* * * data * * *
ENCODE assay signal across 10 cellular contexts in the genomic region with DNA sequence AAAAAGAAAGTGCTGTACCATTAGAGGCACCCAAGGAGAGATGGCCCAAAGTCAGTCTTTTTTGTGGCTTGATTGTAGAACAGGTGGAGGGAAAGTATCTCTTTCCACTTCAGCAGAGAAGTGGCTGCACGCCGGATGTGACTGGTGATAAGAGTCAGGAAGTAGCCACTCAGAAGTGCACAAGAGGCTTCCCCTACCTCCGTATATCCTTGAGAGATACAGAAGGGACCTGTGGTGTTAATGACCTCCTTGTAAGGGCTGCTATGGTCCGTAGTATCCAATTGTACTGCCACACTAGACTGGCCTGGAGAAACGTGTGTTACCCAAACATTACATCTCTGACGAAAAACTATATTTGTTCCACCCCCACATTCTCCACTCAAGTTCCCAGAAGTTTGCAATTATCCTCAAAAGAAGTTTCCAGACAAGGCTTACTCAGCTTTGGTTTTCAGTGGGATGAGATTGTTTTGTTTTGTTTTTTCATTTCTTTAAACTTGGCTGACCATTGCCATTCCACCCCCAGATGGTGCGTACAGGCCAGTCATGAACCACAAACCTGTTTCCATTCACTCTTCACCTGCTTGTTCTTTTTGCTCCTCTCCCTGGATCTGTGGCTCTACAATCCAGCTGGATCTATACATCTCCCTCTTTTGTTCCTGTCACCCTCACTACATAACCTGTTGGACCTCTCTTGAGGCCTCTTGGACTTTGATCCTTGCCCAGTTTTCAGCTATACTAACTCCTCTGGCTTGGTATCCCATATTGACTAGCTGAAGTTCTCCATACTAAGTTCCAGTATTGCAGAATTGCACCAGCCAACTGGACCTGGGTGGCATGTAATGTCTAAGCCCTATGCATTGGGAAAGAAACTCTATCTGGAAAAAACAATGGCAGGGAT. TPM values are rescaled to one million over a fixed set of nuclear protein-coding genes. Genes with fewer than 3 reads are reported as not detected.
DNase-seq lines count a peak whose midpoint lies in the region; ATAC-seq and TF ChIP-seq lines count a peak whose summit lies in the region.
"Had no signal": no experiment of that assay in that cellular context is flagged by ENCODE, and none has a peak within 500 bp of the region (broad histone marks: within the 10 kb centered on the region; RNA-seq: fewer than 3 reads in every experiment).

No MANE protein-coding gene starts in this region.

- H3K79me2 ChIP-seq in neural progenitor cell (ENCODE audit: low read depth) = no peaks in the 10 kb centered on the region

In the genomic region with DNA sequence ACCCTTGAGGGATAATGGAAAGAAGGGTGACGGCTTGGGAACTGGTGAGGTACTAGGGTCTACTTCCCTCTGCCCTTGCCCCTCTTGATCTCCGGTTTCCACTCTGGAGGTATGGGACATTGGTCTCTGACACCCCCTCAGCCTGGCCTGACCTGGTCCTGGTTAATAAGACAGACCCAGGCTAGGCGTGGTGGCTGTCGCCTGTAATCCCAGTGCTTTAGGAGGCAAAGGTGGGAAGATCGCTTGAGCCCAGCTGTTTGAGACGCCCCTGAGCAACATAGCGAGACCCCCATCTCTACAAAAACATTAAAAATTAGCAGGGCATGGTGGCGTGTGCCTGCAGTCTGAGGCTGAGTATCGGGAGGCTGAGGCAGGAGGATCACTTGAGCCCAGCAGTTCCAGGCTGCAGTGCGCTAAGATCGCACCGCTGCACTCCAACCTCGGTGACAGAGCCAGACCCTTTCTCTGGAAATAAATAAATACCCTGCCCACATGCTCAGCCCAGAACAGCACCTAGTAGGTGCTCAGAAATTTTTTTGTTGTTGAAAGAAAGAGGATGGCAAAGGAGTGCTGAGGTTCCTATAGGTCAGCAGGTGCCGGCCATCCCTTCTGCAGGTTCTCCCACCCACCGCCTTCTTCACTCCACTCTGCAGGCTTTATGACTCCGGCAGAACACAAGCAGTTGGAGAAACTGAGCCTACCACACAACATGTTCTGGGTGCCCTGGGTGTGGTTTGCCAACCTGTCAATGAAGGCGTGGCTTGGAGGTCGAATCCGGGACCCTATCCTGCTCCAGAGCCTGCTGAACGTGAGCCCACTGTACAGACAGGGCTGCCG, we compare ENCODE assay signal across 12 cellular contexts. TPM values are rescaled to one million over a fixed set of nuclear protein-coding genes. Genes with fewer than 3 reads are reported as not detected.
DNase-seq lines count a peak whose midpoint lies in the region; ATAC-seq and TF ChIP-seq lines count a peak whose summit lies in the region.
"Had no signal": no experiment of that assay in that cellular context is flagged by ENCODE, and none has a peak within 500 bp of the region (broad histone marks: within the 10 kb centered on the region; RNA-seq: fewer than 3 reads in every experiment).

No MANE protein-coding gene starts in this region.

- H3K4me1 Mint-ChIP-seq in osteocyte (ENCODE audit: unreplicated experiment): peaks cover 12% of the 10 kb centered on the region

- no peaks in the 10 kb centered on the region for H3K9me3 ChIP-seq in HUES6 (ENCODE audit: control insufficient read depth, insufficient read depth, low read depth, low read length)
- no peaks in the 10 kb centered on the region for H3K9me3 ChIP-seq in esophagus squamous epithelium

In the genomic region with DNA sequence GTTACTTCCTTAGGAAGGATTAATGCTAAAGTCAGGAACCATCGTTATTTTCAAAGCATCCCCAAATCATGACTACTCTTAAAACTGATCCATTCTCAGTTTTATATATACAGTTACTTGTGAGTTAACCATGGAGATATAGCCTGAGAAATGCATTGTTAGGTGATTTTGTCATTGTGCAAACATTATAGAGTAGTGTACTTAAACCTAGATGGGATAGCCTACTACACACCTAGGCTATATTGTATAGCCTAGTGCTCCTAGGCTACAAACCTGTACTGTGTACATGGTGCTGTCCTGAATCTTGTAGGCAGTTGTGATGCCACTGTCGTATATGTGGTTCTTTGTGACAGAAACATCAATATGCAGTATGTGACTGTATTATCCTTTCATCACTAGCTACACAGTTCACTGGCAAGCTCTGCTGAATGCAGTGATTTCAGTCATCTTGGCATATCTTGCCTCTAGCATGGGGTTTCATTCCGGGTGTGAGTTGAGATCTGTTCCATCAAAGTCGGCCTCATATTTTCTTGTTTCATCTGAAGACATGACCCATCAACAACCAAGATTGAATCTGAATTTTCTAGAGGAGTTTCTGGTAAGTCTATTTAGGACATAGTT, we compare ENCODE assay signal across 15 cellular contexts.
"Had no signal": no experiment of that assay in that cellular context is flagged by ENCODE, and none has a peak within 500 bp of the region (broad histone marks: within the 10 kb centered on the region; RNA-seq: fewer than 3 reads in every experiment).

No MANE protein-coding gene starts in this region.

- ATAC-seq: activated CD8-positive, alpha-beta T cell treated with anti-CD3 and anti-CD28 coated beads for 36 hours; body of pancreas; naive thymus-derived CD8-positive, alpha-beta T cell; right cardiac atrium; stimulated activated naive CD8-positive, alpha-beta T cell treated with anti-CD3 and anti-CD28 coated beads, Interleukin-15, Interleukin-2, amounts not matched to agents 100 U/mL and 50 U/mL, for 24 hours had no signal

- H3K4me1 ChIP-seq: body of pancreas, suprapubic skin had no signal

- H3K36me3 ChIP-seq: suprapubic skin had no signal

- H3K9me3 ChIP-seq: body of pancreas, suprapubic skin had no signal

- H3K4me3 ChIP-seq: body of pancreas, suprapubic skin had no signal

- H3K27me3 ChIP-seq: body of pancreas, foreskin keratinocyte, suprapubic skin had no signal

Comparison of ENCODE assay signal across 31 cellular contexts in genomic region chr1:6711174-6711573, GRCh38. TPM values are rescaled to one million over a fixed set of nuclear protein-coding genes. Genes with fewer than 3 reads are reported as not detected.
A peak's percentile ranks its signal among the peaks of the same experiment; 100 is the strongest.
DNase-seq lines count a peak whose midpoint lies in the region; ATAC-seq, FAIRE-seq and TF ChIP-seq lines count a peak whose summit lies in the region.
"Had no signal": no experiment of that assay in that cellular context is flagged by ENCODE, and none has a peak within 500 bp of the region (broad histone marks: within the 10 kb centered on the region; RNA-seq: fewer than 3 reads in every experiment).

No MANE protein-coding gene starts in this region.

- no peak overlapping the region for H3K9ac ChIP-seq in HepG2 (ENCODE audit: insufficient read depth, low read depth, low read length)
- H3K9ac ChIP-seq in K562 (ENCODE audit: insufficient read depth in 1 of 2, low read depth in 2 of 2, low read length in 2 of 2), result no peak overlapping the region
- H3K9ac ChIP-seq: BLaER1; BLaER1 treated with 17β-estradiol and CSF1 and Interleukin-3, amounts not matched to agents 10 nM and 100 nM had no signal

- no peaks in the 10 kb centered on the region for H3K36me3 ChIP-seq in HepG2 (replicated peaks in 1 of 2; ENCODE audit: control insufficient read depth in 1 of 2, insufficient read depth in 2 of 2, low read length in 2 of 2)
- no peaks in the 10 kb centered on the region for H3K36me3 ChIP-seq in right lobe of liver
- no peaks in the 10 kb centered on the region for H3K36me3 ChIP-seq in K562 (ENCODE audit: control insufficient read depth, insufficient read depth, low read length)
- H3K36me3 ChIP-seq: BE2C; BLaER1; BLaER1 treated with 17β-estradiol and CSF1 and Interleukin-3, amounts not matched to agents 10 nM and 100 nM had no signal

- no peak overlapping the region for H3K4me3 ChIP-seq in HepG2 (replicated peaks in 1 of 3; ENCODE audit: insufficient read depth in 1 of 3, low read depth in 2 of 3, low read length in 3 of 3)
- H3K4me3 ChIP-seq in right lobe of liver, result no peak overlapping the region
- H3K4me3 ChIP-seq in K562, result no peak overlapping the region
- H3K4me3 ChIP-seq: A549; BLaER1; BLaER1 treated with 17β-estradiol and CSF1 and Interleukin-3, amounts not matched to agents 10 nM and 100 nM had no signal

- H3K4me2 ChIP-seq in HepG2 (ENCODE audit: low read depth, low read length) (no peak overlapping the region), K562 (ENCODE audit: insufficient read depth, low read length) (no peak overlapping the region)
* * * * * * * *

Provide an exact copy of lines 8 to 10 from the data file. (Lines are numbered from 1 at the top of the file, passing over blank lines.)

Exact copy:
"Had no signal": no experiment of that assay in that cellular context is flagged by ENCODE, and none has a peak within 500 bp of the region (broad histone marks: within the 10 kb centered on the region; RNA-seq: fewer than 3 reads in every experiment).

No MANE protein-coding gene starts in this region.

- H3K4me1 Mint-ChIP-seq in osteocyte (ENCODE audit: unreplicated experiment): peaks cover 12% of the 10 kb centered on the region